x and
h. The closer
x is to the root and the
smaller the initial value of
h, then, in general, the smaller (more accurate) the interval determined; however, the accuracy of this statement depends to some extent on the behaviour of
$f\left(x\right)$ near
$x={\mathbf{x}}$ and on the size of
h.
8
Parallelism and Performance
c05avc is not threaded in any implementation.
For most problems, the time taken on each call to
c05avc will be negligible compared with the time spent evaluating
$f\left(x\right)$ between calls to
c05avc. However, the initial value of
x and
h will clearly affect the timing. The closer
x is to the root, and the
larger the initial value of
h then the less time taken. (However taking a large
h can affect the accuracy and reliability of the function, see below.)
You are expected to choose
boundl and
boundu as physically (or mathematically) realistic limits on the interval of search. For example, it may be known, from physical arguments, that no zero of
$f\left(x\right)$ of interest will lie outside
$\left[{\mathbf{boundl}},{\mathbf{boundu}}\right]$. Alternatively,
$f\left(x\right)$ may be more expensive to evaluate for some values of
x than for others and such expensive evaluations can sometimes be avoided by careful choice of
boundl and
boundu.
The choice of
boundl and
boundu affects the search only in that these values provide physical limitations on the search values and that the search is terminated if it seems, from the available information about
$f\left(x\right)$, that the zero lies outside
$\left[{\mathbf{boundl}},{\mathbf{boundu}}\right]$. In this case (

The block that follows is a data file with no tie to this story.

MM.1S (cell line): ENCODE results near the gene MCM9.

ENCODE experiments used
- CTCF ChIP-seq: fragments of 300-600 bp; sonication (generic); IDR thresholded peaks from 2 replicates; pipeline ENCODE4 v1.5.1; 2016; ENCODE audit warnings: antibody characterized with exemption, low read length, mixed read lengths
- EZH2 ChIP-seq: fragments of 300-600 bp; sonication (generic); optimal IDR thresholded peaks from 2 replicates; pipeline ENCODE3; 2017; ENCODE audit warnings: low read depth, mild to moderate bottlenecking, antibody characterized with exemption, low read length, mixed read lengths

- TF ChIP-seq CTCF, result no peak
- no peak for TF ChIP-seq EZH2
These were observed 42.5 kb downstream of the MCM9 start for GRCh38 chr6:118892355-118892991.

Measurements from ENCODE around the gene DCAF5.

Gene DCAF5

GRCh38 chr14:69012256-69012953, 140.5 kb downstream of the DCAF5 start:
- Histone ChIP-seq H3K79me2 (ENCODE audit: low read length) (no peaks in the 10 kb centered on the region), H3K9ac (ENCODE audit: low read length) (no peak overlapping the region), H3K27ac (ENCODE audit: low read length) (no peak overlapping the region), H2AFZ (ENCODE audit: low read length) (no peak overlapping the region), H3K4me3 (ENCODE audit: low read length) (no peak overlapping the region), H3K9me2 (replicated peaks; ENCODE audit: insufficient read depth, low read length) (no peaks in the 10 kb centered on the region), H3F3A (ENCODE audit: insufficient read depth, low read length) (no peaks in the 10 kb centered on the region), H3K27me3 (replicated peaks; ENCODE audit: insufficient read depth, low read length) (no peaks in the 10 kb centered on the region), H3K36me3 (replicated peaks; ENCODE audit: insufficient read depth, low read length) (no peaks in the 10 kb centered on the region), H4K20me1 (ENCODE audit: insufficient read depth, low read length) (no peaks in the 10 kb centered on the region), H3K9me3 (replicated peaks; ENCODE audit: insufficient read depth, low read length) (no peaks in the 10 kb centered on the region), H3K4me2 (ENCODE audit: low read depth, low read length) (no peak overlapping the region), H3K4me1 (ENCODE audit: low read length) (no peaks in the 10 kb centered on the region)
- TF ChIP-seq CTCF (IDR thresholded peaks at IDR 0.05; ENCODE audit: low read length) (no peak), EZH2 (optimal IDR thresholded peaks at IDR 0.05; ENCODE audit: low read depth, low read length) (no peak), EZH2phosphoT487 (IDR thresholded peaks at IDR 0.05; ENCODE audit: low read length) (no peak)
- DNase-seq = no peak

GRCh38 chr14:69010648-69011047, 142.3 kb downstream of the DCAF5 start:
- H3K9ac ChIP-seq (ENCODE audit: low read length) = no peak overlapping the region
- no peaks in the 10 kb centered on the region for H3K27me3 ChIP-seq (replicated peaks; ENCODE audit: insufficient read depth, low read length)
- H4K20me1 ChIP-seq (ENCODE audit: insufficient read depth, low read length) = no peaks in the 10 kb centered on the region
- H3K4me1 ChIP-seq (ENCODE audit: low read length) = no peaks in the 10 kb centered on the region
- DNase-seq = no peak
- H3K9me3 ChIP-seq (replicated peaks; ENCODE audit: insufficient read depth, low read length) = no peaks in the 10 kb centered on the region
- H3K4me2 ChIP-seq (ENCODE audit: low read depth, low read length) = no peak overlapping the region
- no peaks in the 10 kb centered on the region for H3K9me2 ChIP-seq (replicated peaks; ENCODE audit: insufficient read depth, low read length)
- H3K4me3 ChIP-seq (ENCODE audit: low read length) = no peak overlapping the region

${\mathbf{fail}}\mathbf{.}\mathbf{code}=$ NE_ZERO_NOT_FOUND on exit), only one of
$f\left({\mathbf{boundl}}\right)$ and
$f\left({\mathbf{boundu}}\right)$ may have been evaluated and a zero close to the other end of the interval could be missed. The actual interval searched is returned in the arguments
x and
y and you can call
c05avc again to search the remainder of the original interval.
Though
c05avc is intended primarily for determining an interval containing a zero of
$f\left(x\right)$, it may be used to shorten a known interval. This could be useful if, for example, a large interval containing the zero is known and it is also known that the root lies close to one end of the interval; by setting
x to this end of the interval and
h small, a short interval will usually be determined. However, it is worth noting that once any interval containing a zero has been determined, a call to
c05azc will usually be the most efficient way to calculate an interval of specified length containing the zero. To assist in this determination, the information in
fx and in
x,
y and
${\mathbf{c}}\left[0\right]$ on successful exit from
c05avc is in the correct form for a call to function
c05azc with
${\mathbf{ind}}=1$.
If the calculation terminates because
$f\left({\mathbf{x}}\right)=0.0$, then on return
y is set to
x. (In fact,
${\mathbf{y}}={\mathbf{x}}$ on return only in this case.) In this case, there is no guarantee that the value in
x corresponds to a
simple zero and you should check whether it does.
One way to check this is to compute the derivative of
$f$ at the point
x, preferably analytically, or, if this is not possible, numerically, perhaps by using a central difference estimate. If
${f}^{\prime}\left({\mathbf{x}}\right)=0.0$, then
x must correspond to a multiple zero of
$f$ rather than a simple zero.
10
Example
This example finds a subinterval of $\left[0.0,4.0\right]$ containing a simple zero of ${x}^{2}3x+2$. The zero nearest to $3.0$ is required and so we set ${\mathbf{x}}=3.0$ initially.
10.1
Program Text
10.2
Program Data
None.
10.3
Program Results